Catholic or Protestant? Can you tell by the forenames? Preliminary

I’ve been meaning to write about this topic for the longest time, ever since a reader asked me, ‘Can you assume Catholic or Protestant for a family on the basis of their children’s first names?’

And my shorter answer is: No. No, you cannot infer a religious affiliation for your Irish ancestors on the basis of their children’s first names (or forenames). The only way to confidently ascertain your ancestor’s religion is to find evidence of religious affiliation in a reliable source (in a parish register, for example, or in a cemetery record).

And my longer answer (No, not necessarily, but…) is forthcoming…

But in the meantime, I was reminded of this question when I looked at the top ten first names in my genealogy database. The majority of individuals in this database were of Irish Catholic origin (but the database includes a significant minority of French Canadians, who were also Catholic). And here are the top ten first names:

  1. Mary
  2. John
  3. James
  4. Margaret
  5. Thomas
  6. Catherine
  7. Patrick
  8. Michael
  9. William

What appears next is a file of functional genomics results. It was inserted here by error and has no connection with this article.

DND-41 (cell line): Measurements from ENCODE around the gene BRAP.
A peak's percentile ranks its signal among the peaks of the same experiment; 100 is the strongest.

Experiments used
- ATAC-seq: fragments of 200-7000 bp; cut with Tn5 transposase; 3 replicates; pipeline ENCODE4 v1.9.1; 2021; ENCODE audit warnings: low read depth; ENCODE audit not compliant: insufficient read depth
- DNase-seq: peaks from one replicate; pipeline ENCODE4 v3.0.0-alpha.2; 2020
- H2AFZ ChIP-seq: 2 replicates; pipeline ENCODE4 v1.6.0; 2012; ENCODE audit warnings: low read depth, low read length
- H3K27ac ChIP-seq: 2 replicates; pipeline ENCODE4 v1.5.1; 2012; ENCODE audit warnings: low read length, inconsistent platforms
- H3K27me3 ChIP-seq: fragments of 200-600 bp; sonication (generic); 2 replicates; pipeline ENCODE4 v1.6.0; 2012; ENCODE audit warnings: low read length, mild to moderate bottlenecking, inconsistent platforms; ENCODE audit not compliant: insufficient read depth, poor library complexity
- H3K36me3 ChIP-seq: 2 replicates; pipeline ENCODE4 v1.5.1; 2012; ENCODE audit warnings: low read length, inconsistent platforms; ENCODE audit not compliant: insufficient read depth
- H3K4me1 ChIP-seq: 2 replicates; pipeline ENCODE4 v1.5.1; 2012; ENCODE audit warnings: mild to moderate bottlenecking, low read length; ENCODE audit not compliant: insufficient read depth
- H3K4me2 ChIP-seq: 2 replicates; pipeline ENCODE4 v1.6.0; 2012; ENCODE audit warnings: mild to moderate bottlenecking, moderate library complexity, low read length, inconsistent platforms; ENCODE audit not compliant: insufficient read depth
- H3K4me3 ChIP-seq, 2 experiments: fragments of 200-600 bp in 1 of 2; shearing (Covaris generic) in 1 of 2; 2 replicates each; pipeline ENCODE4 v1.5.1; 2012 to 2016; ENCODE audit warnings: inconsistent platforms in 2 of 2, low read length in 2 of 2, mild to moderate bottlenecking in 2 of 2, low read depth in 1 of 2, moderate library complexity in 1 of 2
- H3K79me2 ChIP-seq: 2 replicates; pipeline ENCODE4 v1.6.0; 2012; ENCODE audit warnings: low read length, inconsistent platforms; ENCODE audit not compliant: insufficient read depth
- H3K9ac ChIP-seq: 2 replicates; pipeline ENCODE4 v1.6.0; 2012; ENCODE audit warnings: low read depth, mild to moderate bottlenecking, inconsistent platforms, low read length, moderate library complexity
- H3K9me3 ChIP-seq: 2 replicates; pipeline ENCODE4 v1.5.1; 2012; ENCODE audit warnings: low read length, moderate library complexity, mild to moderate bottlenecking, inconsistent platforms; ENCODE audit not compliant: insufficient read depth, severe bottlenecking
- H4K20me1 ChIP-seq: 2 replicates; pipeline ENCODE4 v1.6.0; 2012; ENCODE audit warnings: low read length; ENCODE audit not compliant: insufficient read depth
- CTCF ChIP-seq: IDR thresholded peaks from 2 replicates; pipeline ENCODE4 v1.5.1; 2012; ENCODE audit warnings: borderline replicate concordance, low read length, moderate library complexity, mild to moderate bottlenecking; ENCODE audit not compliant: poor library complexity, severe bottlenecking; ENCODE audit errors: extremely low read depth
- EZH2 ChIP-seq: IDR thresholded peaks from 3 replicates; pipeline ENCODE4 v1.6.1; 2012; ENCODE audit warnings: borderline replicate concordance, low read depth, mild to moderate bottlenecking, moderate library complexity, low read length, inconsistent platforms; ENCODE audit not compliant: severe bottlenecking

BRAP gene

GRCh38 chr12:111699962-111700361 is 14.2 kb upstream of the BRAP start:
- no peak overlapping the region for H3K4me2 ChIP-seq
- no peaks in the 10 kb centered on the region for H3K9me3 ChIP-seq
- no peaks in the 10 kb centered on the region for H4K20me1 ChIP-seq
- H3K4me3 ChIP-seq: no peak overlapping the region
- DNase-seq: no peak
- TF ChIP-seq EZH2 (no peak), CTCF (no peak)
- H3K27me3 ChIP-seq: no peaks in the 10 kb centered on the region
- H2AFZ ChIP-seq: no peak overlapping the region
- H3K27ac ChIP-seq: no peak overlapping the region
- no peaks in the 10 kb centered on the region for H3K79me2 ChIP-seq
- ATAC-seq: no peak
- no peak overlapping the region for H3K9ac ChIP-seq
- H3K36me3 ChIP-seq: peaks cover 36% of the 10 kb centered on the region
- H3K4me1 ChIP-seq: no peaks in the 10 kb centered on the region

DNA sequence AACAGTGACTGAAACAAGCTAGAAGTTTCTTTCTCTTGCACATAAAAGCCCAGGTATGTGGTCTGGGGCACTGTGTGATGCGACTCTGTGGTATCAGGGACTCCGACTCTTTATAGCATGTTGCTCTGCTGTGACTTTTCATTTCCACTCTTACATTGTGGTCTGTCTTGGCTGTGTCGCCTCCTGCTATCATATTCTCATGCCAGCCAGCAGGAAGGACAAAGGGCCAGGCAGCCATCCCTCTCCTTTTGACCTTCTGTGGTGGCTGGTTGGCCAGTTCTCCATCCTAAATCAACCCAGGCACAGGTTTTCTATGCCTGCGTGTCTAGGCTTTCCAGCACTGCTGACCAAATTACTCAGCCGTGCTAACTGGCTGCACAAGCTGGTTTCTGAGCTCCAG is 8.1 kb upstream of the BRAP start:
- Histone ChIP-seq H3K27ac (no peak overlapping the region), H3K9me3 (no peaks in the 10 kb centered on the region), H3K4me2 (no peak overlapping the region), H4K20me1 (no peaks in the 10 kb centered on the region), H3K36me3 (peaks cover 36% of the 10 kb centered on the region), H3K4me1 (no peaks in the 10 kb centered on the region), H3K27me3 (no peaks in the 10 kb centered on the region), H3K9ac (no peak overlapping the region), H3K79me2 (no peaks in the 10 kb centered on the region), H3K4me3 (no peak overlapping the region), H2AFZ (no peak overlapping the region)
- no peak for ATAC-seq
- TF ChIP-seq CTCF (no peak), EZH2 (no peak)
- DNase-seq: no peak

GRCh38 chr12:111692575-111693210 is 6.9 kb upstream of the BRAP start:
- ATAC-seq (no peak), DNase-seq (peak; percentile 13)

10. Bridget

Of the above list of names, I would say that Patrick, Michael, and Bridget warrant a presumption in favour of Irish Catholic. Whereas Mary, John, James, Margaret? maybe Irish, maybe English, maybe Scottish, who knows? Catholic, Anglican, or Presbyterian: again, who knows? The only way to confidently ascertain is to get serious with the records.

Don’t expect every Irish Catholic ancestor in your family tree to announce himself the product of a Catholic Gaeltacht with a name like Séamus O’Shaughnessy. Some of your Irish RC ancestors may have had names like John Smith.

By the way, there is no Séamus O’Shaughnessy in my database; I just pulled that name out of a hat. There are certainly some Irish Catholic Smiths in my database, though.